Is your baby becoming more and more interested in your plate when you eat and your cup when you drink? Are you wanting to start introducing flavors, but not sure exactly what to try first, or even when to try?
I’ve often thought that parenting would be so much easier if positive pregnancy tests came with complimentary user’s manuals. Something that tells us what to give, when to give it, and when to worry. But unfortunately, for all of us that is not the case.
Lucky for you we’ve been there, done that, and if we don’t know the answer, we do the research, so you don’t have to.
In this article, we are going to address the sometimes sticky topic of introducing juice to your baby. We’ll talk about when it’s safe to introduce juice, go over how to introduce it, and discuss what to avoid when introducing it to your baby.
When Can a Baby Have Juice?
Up until the age of six months, your baby’s diet should consist of only breastmilk or formula. So, if your baby is younger than six months old, they are too young for juice, or water, or solid foods for that matter.
While the recommendations used to allow for juice after the age of six months, it has recently been changed to a new recommendation — 12 months.
There are many reasons for this, including the fact that breastmilk and formula provide a baby with all of the vitamins and nutrients it needs, your baby’s digestive system needs time to mature, and baby will have a lower obesity risk (source). Babies who are exclusively breastfed will also have a higher immunity.
On top of waiting six months to a year to introduce juice, you should also make sure your child is already eating solid foods (source). If you introduce juice before your baby is getting vitamins and nutrients from solid foods, you risk them getting full from the juice and refusing formula and breastmilk.
Remember, liquids like water and juice can fill a baby up without giving them any of the vital nutrients they need to grow and develop. If they do not get the nutrition they need, the risk of malnutrition, failure to thrive, and anemia goes up. They all can cause serious problems to your baby’s health and development.
Tricks To Introducing Juice
So, your baby is old enough to have juice. You’ve started on solids and are confident your baby is getting enough vitamins and nutrients even if you introduce juice throughout the day. Great, we’re so excited for you!
But before you just toss some orange juice in a cup and have at it, make sure to read through the following points to prepare yourself. Trust us, your sanity and your baby’s tummy will thank you.
1. Talk to Your Doctor
Although six months is generally the recommended age for introducing juice, some doctors recommend waiting until 12 months. It’s always a good idea to check in and see what your doctor thinks in order to make a fully informed decision.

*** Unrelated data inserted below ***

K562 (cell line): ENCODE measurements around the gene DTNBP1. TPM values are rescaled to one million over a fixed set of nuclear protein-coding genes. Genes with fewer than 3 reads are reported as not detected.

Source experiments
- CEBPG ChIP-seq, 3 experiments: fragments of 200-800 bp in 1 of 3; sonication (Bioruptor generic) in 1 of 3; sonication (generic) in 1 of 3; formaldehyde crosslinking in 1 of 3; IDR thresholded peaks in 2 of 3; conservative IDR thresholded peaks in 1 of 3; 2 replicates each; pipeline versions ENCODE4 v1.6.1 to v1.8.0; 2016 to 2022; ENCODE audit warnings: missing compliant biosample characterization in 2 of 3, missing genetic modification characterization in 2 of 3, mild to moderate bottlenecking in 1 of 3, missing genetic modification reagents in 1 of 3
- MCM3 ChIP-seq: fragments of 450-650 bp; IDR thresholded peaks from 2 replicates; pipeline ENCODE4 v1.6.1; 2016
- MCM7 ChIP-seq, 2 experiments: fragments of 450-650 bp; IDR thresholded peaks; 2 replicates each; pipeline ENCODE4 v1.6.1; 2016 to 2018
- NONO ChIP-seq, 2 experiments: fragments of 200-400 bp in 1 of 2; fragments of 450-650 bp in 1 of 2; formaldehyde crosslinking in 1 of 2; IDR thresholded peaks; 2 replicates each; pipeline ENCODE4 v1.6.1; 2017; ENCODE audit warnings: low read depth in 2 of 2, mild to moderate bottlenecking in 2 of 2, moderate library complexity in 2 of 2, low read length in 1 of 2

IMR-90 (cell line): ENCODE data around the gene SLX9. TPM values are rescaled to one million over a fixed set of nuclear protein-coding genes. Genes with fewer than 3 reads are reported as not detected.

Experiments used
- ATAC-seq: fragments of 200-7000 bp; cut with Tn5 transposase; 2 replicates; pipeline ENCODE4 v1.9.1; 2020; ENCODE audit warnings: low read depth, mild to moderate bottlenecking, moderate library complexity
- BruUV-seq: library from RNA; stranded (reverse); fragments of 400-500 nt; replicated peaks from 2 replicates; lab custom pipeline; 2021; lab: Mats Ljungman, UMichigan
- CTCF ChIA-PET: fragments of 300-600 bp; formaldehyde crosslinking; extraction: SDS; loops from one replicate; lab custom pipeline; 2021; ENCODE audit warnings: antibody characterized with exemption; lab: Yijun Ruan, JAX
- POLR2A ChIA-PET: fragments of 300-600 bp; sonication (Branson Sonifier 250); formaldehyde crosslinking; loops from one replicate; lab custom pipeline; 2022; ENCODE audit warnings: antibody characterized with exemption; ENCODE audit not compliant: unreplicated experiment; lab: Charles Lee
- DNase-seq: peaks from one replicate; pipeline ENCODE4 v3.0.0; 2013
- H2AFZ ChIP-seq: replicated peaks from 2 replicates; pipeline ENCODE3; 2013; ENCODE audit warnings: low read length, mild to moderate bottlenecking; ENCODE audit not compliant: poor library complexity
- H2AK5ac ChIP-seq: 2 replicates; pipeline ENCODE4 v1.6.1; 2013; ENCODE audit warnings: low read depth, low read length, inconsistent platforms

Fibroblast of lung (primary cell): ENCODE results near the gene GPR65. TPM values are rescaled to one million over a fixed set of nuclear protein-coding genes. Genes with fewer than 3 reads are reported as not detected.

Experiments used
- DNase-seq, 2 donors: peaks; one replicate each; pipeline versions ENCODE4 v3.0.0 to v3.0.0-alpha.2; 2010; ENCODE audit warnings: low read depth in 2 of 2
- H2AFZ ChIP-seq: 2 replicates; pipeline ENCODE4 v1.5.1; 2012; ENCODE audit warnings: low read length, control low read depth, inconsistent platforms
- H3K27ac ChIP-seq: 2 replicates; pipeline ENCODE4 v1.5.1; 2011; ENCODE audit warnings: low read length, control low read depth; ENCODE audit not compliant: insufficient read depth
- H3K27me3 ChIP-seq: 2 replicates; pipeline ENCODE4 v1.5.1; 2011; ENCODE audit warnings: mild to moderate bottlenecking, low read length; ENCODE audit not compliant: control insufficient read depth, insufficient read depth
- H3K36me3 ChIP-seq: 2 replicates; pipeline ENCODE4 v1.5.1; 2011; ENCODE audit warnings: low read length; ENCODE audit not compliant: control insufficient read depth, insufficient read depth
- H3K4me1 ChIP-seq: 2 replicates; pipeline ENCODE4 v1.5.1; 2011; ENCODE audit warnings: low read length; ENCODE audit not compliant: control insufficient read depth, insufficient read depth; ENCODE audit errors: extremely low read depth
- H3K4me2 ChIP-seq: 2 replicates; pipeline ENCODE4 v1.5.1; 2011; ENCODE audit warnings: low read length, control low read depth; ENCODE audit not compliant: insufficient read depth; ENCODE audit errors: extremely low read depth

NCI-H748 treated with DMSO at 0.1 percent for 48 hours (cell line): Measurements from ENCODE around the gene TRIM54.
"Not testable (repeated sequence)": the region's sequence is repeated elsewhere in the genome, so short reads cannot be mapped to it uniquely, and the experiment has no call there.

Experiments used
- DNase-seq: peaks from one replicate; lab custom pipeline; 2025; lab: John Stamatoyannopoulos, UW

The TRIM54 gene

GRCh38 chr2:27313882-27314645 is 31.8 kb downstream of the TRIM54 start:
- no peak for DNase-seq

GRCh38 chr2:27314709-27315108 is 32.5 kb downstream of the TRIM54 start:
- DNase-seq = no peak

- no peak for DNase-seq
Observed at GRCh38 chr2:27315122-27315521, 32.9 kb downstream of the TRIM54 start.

They might know something about your family’s history, or your baby’s medical history, that could make them want you to hold off a bit longer.
2. Treat It Just Like Food
Just as you try one new food at a time, you should also try one juice at a time as well. Start with single vegetable or fruit juices and work your way up to combinations.
It used to be said you should wait two to three days between introducing each new food, but it’s now no longer said to be necessary (source). But though the wait is no longer necessary, introducing one item at a time is still a good idea.
3. Treat Foods And Juices Separately
Grapes and grape juice are two very different things. The same goes for tomatoes and tomato juice. Ask anyone who has ever opened up a can of V8.
Because of this, you should treat them as separates when introducing them to your baby. For example, you can try grapes out this morning, and try some grape juice out tomorrow. This is just an extra measure to make sure you are able to identify any allergies baby might develop.
4. Offer Juice Only With Meals
Juice can fill baby up and make them less likely to eat the things that will provide them with the nutrients they need.
By offering it only at meals, they are less likely to scarf it down and get full off of the juice alone. And they are getting the needed vitamins and nutrients from the food on their plates.
5. Give Juice In A Cup Instead Of A Bottle
Liquid drank from bottles will sit on your baby’s teeth longer than if it was taken from a sippy cup (source). That is why it’s not recommended to put your child to bed with a bottle because the sugars in the liquid sitting on their teeth are likely to cause tooth decay.
If you are going to give your baby anything in a bottle, make sure it is not juice. The acid from juice is even worse than the sugar in milk, breaking down the enamel and causing decay faster than other liquids.
6. Limit The Amount
It’s suggested that you only give your baby 2 to 4 ounces of juice each day (source). Too much juice can not only make your baby feel full, it can also lead to obesity and short stature in children, and has been linked to failure to thrive (source). Juice should add complementary flavor to your child’s diet, and not be treated as a substitute for the things they really need.